The Expansion of Spacetime

Let’s talk about the expansion of spacetime! In the process we will examine one of the largest errors in LCDM Big Bang cosmology.

In 1929, Edwin Hubble discovered that galaxies are not just standing out there, but that they are moving away from one another. Using his sparse data and some approximations, Hubble concluded that the galaxies receded from each other with speeds proportional to their distance. A galaxy twice as far from ours would move away from us twice as fast. This became known as the expansion of the Universe. From then on, the Universe gained a history. It became an entity existing not only in space but also in time. For if the galaxies were moving away, that means they were closer in the past. If we push this image to the limit, there was a time far back when all galaxies were squeezed into a very small region of space. That time, by extrapolation, was the beginning of cosmic history, the moment in time that became known as the Big Bang, where scientific reasoning, as we will see, turns murky.

Edwin Hubble and a really big telescope: How cosmology was born. Marcelo Gleiser [MG]

Expansion of the universe is misunderstood by scientists. Every particle assembly slowly redshifts energy into spacetime aether. Each particle assembly displaces Higgs spacetime aether assemblies from a volume of Euclidean time and space. The displacement volume varies with the energy of the particle assembly. Nature shape-shifts the Noether cores in spacetime aether particles, photons, neutrinos, and all standard model particle assemblies as a function of particle energy. Particle energy includes the internal kinetic and potential energies as modified by assembly velocity and the local spacetime potential fluctuations. The photons we observe have passed through Higgs aether spacetime that was expanding in place.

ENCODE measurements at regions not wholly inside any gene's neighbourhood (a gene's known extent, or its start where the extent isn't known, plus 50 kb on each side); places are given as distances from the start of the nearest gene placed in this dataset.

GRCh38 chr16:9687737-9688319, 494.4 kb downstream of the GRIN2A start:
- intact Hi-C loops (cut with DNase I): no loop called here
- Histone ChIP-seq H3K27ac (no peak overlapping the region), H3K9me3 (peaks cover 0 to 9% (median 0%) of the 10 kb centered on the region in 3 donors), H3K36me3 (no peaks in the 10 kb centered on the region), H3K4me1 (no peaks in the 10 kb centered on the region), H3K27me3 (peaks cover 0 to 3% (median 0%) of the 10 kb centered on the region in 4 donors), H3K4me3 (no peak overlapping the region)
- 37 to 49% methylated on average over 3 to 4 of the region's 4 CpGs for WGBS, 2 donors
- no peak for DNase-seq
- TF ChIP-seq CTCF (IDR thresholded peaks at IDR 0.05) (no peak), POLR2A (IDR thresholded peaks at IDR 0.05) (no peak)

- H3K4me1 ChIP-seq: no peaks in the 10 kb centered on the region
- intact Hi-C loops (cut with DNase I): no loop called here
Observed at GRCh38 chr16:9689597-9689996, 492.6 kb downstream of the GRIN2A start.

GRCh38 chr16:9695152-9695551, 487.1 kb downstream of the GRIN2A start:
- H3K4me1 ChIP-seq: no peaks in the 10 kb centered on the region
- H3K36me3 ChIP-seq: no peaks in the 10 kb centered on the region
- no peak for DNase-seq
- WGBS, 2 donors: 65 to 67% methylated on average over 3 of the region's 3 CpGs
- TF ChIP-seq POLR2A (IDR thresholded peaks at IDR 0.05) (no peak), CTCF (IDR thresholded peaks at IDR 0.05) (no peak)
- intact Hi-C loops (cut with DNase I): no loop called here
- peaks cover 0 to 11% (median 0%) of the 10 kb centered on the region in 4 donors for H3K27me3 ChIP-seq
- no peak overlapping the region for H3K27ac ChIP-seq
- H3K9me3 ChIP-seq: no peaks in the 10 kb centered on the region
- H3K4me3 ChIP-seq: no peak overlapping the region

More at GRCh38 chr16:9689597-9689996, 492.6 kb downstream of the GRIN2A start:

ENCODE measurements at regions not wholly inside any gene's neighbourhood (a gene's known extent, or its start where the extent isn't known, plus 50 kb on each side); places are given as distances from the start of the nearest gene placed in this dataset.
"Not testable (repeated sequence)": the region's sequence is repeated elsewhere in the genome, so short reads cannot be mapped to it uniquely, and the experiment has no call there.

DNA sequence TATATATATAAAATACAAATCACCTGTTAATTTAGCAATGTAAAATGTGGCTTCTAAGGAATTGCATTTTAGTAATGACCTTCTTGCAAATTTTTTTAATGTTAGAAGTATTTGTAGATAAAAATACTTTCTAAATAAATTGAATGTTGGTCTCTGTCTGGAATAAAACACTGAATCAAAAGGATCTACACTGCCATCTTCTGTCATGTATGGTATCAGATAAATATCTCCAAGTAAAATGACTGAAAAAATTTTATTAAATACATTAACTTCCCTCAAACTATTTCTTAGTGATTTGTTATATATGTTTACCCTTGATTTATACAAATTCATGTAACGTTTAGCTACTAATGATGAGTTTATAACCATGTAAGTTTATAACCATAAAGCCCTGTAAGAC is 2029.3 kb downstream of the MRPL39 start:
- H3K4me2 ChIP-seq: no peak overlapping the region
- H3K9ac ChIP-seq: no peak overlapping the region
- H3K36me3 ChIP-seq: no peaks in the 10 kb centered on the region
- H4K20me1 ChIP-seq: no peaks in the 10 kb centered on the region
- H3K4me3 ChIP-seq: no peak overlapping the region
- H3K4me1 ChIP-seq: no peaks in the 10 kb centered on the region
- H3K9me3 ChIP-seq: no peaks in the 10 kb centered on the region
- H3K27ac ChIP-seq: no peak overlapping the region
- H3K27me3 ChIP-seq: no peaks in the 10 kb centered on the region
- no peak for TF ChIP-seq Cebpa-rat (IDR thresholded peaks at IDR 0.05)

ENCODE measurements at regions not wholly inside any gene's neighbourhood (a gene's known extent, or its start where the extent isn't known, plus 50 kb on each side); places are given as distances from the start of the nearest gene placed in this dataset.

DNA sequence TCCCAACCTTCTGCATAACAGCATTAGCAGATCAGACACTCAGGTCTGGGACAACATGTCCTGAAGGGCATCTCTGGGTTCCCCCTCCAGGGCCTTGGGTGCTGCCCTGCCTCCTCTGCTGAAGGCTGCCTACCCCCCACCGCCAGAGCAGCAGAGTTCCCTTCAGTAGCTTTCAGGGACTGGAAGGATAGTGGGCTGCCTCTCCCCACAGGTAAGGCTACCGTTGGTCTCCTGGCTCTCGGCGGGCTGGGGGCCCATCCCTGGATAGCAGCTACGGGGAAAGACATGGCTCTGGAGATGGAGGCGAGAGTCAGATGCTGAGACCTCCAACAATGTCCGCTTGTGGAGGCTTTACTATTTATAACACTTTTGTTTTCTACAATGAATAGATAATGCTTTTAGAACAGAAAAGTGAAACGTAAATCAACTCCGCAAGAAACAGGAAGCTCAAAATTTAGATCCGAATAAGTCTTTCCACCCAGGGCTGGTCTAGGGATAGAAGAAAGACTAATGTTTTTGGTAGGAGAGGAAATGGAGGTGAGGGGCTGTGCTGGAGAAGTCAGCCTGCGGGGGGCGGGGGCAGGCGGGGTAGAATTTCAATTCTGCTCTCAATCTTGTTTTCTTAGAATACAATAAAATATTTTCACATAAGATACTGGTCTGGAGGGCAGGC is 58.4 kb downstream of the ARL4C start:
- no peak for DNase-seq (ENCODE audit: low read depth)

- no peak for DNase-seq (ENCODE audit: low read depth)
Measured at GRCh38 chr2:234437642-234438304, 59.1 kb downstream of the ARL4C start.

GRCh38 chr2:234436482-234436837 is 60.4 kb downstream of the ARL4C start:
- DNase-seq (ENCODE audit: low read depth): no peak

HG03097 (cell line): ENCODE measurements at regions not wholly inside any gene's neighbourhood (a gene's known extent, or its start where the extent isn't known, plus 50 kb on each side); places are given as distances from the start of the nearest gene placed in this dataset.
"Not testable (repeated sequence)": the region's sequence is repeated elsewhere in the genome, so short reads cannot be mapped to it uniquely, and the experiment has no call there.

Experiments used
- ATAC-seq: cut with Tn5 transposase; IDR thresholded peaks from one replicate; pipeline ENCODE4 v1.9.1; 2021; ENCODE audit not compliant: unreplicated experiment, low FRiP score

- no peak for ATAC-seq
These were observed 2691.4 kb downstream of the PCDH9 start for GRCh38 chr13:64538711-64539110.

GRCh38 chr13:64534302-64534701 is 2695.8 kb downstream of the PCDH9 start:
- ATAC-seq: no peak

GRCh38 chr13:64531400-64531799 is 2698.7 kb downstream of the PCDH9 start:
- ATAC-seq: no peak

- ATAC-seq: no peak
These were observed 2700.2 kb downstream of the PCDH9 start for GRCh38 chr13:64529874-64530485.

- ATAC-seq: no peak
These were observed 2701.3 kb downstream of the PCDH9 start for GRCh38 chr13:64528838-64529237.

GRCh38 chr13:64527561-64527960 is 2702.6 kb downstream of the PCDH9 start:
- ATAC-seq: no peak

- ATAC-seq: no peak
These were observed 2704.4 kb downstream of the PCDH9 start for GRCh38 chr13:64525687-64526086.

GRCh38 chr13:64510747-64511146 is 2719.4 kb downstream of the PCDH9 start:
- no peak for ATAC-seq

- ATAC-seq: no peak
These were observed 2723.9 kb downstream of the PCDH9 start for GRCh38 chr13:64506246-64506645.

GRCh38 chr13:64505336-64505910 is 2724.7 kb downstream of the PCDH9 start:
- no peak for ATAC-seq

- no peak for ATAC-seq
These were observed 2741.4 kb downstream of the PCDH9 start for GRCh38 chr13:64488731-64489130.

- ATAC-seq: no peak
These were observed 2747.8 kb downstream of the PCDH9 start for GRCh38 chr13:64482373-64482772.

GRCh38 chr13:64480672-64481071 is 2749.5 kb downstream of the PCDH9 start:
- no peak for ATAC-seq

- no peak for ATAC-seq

Reactions shed energy in many ways. There are energy shedding mechanisms that repurpose Higgs aether assemblies and spin them up as photons or neutrinos. One energy shedding mechanism uses the personality charges of fermions to excite the Higgs aether. In some cases this mechanism produces a photon which will have Bose-Einstein flatness and zero mass, aka apparent energy. In other cases the photon energy threshold is not reached, so a neutrino launches. Neutrinos don’t quite have enough energy to reach Bose-Einstein state and they don’t have perfect energy shielding, so their apparent energy oscillates over time as a changing orientation of its three dipoles reveals mixes of the three energies.